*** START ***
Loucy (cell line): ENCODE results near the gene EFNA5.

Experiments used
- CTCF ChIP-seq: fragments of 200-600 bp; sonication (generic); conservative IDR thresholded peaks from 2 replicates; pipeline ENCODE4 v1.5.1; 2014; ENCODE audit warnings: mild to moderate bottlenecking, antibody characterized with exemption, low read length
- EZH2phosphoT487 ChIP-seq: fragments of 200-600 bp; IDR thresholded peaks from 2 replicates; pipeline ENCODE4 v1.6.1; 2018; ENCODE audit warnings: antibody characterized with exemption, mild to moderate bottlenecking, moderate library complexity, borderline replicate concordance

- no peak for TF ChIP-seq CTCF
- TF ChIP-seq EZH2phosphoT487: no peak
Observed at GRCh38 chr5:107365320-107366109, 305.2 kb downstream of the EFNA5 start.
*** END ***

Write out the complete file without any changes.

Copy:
Loucy (cell line): ENCODE results near the gene EFNA5.

Experiments used
- CTCF ChIP-seq: fragments of 200-600 bp; sonication (generic); conservative IDR thresholded peaks from 2 replicates; pipeline ENCODE4 v1.5.1; 2014; ENCODE audit warnings: mild to moderate bottlenecking, antibody characterized with exemption, low read length
- EZH2phosphoT487 ChIP-seq: fragments of 200-600 bp; IDR thresholded peaks from 2 replicates; pipeline ENCODE4 v1.6.1; 2018; ENCODE audit warnings: antibody characterized with exemption, mild to moderate bottlenecking, moderate library complexity, borderline replicate concordance

- no peak for TF ChIP-seq CTCF
- TF ChIP-seq EZH2phosphoT487: no peak
Observed at GRCh38 chr5:107365320-107366109, 305.2 kb downstream of the EFNA5 start.